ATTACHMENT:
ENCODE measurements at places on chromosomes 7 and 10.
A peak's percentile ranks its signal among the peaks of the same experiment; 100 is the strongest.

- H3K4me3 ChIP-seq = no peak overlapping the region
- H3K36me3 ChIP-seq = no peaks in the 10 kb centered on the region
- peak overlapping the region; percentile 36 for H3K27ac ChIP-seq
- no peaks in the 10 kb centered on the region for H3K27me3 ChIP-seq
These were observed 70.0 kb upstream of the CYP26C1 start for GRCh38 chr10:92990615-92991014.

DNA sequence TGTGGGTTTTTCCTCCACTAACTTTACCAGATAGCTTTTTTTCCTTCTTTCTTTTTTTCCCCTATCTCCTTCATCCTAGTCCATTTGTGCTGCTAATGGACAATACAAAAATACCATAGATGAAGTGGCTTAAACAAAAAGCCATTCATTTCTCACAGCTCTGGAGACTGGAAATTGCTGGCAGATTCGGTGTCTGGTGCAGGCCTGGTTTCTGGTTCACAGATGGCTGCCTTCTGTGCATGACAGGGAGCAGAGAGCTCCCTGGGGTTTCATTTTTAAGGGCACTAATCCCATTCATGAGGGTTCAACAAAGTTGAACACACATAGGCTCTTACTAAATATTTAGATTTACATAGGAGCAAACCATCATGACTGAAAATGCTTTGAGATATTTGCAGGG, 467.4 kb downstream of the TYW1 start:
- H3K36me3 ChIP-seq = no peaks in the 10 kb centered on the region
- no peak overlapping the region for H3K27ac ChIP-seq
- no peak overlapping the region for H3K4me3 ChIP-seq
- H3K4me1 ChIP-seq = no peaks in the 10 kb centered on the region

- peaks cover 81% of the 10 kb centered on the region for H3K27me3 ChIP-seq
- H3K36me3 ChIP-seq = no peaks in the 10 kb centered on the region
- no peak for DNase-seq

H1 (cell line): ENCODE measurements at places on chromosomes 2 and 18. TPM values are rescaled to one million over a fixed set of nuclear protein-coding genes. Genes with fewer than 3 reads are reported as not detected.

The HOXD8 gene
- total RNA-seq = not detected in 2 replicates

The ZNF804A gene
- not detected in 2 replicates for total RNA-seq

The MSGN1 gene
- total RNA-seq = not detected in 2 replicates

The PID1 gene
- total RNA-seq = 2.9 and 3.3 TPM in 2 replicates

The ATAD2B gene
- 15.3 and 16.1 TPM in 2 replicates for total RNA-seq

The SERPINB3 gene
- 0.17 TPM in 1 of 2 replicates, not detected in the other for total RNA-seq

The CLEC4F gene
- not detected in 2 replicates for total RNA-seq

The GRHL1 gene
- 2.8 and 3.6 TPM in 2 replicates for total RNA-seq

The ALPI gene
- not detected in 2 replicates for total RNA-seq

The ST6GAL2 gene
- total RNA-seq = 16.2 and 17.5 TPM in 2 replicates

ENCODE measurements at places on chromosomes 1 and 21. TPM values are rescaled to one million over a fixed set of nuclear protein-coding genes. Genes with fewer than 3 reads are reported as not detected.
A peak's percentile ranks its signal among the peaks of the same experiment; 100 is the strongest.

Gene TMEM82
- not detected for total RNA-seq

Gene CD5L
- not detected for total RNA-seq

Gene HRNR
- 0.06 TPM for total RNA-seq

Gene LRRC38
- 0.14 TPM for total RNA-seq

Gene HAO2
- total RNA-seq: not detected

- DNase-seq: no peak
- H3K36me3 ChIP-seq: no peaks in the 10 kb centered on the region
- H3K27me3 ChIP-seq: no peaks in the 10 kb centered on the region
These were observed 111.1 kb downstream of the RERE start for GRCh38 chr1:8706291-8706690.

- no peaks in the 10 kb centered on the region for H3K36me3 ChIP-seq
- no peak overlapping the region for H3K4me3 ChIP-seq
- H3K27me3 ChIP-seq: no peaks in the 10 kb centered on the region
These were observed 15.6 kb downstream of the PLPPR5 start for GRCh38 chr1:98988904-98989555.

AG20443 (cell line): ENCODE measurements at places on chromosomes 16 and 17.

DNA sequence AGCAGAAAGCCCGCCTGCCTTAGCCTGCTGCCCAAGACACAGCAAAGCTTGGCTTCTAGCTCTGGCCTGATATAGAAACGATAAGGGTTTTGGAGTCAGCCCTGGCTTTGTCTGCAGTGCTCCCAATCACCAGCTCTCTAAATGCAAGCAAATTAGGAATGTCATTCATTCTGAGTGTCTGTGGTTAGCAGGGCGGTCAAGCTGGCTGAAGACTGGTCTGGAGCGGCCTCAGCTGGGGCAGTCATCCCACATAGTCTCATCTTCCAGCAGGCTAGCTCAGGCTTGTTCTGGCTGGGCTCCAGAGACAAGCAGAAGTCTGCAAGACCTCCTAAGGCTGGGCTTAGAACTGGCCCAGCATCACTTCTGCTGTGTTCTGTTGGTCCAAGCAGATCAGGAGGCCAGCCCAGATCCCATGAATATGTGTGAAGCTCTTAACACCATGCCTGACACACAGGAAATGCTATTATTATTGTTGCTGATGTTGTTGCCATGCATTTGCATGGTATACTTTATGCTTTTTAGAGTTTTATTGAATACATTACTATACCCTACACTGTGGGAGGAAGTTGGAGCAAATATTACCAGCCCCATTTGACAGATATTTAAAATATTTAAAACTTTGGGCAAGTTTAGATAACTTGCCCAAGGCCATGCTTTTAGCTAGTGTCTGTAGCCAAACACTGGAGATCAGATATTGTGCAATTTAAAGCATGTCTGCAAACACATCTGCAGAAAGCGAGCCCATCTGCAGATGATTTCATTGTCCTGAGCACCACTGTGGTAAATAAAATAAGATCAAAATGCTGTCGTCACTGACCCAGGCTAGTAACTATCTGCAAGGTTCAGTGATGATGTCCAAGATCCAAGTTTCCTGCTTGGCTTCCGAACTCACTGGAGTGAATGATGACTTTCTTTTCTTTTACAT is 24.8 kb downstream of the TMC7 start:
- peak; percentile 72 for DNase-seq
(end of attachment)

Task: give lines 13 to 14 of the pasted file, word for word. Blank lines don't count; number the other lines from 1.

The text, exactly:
- peaks cover 81% of the 10 kb centered on the region for H3K27me3 ChIP-seq
- H3K36me3 ChIP-seq = no peaks in the 10 kb centered on the region